Do No Harm Review: Steven Pasquale Stars In NBC's Jekyll & Hyde Tale
NBC hasn't had a lot of luck with dramas that air on Thursday nights at 10:00 p.m. Even the modest lead-in from NBC's comedy block hasn't been enough of a push to keep some of the past dramas on the air. Rest in piece Prime Suspect, The Firm and Awake. Whether or not David Schulner's Do No Harm manages to buck this unfortunate trend remains to be seen, but there is potential in this story about a man and his unruly alternate personality.
The series stars Steven Pasquale (Rescue Me) as Dr. Jason Cole, a talented and ambitious surgeon with a pretty major problem in his life, and its name is Ian Price. Ian is the Mr. Hyde to Jason's Dr. Jekyll. Jason's been trying to keep his alternate personality from emerging each night, but when something goes wrong, Ian comes out to play and wreaks havoc on Jason's life, indulging in women, drugs and other reckless behavior, and leaving Jason to wake up the following morning to pick up the pieces of the mess. The pilot episode introduces us to the situation when Jason's medication doesn't take effect in time. So, we get a taste of both characters and their motivations, including Jason's interest in fellow doctor Lena Solis (Alana De La Garza), and Ian's interest in pursuing an old flame (played by Ruta Gedmintas) who wants nothing to do with him.
Rounding out the cast are Phylicia Rashad (The Cosby Show), Michael Esper (A Beautiful Mind), Lin-Manuel Miranda (House), John Carroll Lynch (The Drew Carey Show) and Samm Levine (Freaks and Geeks). The cast may be the series' greatest strength from the start, and with the focus mainly on Jason/Ian, and Pasquale delivers strong performances as both roles. Those of us who watched Rescue Me have seen the funny, lighter side of Pasquale, who played Sean Garrity in the firefighter drama. Do No Harm gives us two sides of Pasquale, with Jason as the kind, professional and well meaning guy, and Ian as the bad-boy with a disregard for the law and a nasty streak. Pasquale balances both characters fairly well, carrying himself differently for each part in a way that makes it relatively easy for us to see which character we're looking at without the difference being overly drastic.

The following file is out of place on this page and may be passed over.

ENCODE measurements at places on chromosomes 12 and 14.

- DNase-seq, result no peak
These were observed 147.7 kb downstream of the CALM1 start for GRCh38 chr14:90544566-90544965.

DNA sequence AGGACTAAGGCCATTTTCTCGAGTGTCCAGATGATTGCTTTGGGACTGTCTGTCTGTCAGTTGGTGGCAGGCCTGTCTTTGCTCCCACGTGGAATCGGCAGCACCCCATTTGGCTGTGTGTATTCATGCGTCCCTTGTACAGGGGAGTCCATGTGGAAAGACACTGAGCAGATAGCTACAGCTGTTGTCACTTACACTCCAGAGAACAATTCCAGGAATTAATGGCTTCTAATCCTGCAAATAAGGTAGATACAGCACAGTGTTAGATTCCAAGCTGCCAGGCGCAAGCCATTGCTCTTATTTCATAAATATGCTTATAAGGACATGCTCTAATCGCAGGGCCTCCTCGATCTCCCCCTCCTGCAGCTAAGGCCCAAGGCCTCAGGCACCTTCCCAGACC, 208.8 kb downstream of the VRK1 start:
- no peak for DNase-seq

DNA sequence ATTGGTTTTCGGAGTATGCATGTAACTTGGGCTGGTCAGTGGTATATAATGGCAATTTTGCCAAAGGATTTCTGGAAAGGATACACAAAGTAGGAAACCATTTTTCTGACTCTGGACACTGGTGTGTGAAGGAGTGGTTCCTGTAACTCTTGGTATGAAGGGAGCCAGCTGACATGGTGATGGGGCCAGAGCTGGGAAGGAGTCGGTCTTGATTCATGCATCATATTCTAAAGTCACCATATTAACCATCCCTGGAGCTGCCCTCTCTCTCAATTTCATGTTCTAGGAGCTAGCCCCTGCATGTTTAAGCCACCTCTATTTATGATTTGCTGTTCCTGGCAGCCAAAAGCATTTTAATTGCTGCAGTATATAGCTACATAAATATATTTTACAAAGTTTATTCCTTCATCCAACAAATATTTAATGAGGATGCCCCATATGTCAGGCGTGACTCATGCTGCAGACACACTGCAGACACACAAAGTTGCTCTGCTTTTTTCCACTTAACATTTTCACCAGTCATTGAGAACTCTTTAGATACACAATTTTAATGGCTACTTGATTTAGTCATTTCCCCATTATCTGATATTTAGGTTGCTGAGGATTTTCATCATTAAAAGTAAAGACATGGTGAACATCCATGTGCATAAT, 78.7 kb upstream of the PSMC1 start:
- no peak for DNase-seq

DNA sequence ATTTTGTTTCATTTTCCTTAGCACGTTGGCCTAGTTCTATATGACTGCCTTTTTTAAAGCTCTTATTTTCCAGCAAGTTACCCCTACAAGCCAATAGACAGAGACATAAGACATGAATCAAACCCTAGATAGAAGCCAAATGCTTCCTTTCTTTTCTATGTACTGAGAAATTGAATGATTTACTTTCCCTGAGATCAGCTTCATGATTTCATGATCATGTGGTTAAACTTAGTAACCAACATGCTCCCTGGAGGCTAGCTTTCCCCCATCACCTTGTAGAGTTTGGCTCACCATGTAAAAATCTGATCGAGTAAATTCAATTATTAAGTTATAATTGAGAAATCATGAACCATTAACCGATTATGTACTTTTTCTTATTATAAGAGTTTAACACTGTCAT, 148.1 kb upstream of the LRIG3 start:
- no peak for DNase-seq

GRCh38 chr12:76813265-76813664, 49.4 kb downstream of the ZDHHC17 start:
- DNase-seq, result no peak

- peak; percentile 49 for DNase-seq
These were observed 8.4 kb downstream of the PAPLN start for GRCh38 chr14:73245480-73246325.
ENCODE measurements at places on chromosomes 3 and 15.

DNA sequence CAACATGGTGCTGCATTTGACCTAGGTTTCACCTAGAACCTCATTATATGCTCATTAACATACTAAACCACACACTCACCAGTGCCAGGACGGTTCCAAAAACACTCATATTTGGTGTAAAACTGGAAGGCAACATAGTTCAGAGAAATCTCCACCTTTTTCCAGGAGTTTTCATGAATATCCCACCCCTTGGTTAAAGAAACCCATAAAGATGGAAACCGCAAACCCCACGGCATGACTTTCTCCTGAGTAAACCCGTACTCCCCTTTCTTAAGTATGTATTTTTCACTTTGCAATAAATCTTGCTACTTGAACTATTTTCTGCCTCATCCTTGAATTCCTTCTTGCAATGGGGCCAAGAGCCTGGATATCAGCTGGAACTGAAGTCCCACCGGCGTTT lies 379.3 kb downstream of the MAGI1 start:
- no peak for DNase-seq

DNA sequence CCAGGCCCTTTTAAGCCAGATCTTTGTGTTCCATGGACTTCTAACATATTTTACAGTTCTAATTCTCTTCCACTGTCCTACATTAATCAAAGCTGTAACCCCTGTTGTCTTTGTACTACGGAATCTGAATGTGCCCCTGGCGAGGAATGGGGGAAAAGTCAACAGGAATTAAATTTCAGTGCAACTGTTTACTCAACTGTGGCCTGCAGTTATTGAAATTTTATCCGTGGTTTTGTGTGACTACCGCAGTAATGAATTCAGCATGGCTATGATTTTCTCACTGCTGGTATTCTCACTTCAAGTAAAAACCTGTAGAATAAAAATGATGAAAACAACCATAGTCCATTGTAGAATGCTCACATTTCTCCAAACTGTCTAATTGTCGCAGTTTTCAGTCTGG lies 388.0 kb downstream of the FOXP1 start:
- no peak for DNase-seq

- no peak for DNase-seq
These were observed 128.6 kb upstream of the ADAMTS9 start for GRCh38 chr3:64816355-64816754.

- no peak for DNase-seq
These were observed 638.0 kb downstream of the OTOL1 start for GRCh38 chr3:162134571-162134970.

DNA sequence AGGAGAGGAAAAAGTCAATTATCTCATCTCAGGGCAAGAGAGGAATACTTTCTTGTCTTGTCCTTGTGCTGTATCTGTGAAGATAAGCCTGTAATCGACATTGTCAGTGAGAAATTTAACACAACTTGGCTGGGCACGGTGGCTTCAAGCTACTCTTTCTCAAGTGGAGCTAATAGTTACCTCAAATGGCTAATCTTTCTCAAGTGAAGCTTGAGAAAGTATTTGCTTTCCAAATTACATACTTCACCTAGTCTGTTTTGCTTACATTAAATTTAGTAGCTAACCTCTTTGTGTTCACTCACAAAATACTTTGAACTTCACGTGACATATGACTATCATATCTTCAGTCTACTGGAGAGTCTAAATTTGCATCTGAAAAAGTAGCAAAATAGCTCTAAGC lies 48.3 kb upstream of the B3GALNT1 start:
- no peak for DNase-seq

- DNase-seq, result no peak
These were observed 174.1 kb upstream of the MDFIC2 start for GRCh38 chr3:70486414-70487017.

The pilot episode introduces us to Jason's predicament, and the second episode takes it even further, showing us just how messy Jason's life can get with Ian in the picture. This two characters communicate with one another via cell phone and computer videos, which creates some dialogue between Jason and Ian, and gives us further insight into what they're thinking and how they feel about one another. That dialogue also brings the show a bit closer to NBC's short-lived My Own Worst Enemy, which also had the lead character using technology to communicate with himself. The general premise of the series actually bears some resemblance to the Christian Slater drama, in that it too follows a man who's stuck dealing with an unpredictable alter-ego, except there's no spy-business for Jason Cole, which leaves Do No Harm a bit more flexible in how it uses Ian in this Jekyll & Hyde tale.
The plot is a bit wobbly, especially as we try to understand what Ian wants besides to run around in Jason's body making a mess of his life. Ian's appetite for reckless behavior also causes the drama to escalate pretty quickly. That may be a turn-off for some, or it'll be the thing that keeps people watching, if only to see how Jason deals with Ian's messes. At this point, the jury's still out. There might be a bit more to this story if and when Ian's character is developed. As it stands in the first couple of episodes, he's painted as something of a villain who wants to have fun and get into trouble. That may make for some exciting conflict for Jason, but it doesn't really do much to define Ian as a character - assuming we're supposed to see him as a character. I'd also like to see some of the rest of the cast utilized a bit more. It doesn't really seem set up as an ensemble show, but a bit more Phylicia Rashad never hurt anyone.
The above criticisms may be moot if Do No Harm isn't able to overcome its time-slot history. Awake got off to a better start than Do No Harm does and that series, unfortunately, didn't make it past its first season. But NBC hasn't been able to get anything to really stick at 10:00 p.m. on Thursday nights since ER, and I'm not confident Do No Harm will manage to surpass its predecessors in that respect. With that said, I do think there's potential in the series premise if given time to develop the story and characters a bit more. The cast is solid, with Steven Pasquale delivering the goods x2.
Do No Harm premieres Thursday, January 31 at 10:00 p.m. ET on NBC.
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